Home » Uncategorized » On Decommunization, Identity, and Legislating History, From a Slightly Different Angle

On Decommunization, Identity, and Legislating History, From a Slightly Different Angle

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To Inform is to Influence

Photograph by Chrstian Triebert, source: flickr.com/photos/christiaantriebert/

During Yanukovych’s presidency, Ukraine was systematically presented with an ideological choice between two Ts: Tabachnyk1 and Tyahnybok.2  Which is to say, between Ukrainophobia thinly masked by Soviet nostalgia on the one hand and provincial ethnic nationalism on the other.  The space for a third way of thinking was consciously limited, and society was mechanically divided along linguistic lines, which were routinely instrumentalized during election campaigns.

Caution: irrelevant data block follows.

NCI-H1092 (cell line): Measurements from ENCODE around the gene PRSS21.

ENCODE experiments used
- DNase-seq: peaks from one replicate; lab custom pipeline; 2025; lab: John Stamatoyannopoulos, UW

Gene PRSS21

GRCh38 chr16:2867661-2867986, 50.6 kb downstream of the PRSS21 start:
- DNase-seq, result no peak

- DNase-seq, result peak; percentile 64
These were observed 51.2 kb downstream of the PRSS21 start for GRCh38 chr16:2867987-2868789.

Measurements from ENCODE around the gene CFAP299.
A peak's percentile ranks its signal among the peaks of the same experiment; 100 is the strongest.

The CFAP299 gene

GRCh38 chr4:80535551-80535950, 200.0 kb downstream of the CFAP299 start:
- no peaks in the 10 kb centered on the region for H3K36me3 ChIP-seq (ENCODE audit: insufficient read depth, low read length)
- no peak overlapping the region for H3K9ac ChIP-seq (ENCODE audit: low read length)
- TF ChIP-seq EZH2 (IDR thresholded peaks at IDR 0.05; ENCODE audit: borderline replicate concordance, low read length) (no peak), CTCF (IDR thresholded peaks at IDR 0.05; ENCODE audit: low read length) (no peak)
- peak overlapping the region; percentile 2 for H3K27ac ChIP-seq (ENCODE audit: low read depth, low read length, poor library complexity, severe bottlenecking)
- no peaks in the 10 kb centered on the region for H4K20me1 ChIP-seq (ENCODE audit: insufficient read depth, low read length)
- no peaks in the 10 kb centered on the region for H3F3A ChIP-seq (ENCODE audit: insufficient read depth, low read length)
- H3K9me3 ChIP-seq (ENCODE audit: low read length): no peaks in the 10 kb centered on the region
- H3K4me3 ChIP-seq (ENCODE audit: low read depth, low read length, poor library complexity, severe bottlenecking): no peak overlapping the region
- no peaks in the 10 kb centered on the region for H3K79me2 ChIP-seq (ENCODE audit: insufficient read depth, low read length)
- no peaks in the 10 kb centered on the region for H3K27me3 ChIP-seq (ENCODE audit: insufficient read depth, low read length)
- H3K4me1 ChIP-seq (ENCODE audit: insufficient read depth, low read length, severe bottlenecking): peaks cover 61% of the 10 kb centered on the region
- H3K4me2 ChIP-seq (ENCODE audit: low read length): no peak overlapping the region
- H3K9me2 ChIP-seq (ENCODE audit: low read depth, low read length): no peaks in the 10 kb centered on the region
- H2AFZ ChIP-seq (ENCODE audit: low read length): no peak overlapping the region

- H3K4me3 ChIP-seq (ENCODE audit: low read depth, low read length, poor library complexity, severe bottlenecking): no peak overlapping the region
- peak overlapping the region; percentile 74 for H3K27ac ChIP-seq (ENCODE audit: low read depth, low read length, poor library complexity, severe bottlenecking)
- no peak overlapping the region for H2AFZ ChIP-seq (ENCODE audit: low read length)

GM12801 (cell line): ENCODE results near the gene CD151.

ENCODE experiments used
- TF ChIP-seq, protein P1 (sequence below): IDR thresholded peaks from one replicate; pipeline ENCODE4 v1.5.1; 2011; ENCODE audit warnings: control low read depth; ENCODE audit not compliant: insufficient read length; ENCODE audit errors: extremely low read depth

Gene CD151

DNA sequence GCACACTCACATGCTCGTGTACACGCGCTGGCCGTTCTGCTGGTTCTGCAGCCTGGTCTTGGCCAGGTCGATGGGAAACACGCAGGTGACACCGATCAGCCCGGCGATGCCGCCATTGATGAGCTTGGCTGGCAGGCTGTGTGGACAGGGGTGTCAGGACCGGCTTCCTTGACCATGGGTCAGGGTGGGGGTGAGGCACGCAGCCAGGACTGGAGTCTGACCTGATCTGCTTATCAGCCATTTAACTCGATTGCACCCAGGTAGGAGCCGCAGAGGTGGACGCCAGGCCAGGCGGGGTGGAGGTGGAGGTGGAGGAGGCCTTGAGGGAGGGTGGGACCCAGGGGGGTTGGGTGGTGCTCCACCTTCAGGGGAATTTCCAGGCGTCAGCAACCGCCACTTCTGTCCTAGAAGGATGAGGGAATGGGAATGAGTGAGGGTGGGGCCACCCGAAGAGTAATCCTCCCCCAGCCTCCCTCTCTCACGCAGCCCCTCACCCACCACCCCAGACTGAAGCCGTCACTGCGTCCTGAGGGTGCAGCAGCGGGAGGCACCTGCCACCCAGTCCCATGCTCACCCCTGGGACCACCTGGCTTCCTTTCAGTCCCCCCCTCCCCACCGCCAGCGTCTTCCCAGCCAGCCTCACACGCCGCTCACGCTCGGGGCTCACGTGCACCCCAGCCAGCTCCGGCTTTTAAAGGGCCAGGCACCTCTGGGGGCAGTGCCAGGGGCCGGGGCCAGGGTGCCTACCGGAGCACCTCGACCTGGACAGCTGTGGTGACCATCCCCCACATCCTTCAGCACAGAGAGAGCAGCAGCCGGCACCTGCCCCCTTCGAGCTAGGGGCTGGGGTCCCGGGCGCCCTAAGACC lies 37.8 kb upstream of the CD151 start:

The hasty discussion of the “historical” laws passed by the Verkhovna Rada has given me a strong sense of déjà vu.  It’s as if we’re being forced back into this logic of “choice without a choice” between the two Ts (or pick whatever “up-to-date” names you’d like). Among historians, two clear camps have formed, and they (to paraphrase Mikhail Zoshchenko) have “expressed their ideology to the fullest.” At times this discussion…

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